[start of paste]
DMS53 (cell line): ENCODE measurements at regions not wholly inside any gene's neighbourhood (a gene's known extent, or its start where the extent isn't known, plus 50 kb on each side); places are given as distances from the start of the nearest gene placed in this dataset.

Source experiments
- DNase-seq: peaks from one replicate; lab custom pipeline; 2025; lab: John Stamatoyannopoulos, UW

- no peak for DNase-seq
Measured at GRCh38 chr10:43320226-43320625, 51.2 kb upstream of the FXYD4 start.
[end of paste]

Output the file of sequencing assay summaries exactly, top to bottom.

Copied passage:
DMS53 (cell line): ENCODE measurements at regions not wholly inside any gene's neighbourhood (a gene's known extent, or its start where the extent isn't known, plus 50 kb on each side); places are given as distances from the start of the nearest gene placed in this dataset.

Source experiments
- DNase-seq: peaks from one replicate; lab custom pipeline; 2025; lab: John Stamatoyannopoulos, UW

- no peak for DNase-seq
Measured at GRCh38 chr10:43320226-43320625, 51.2 kb upstream of the FXYD4 start.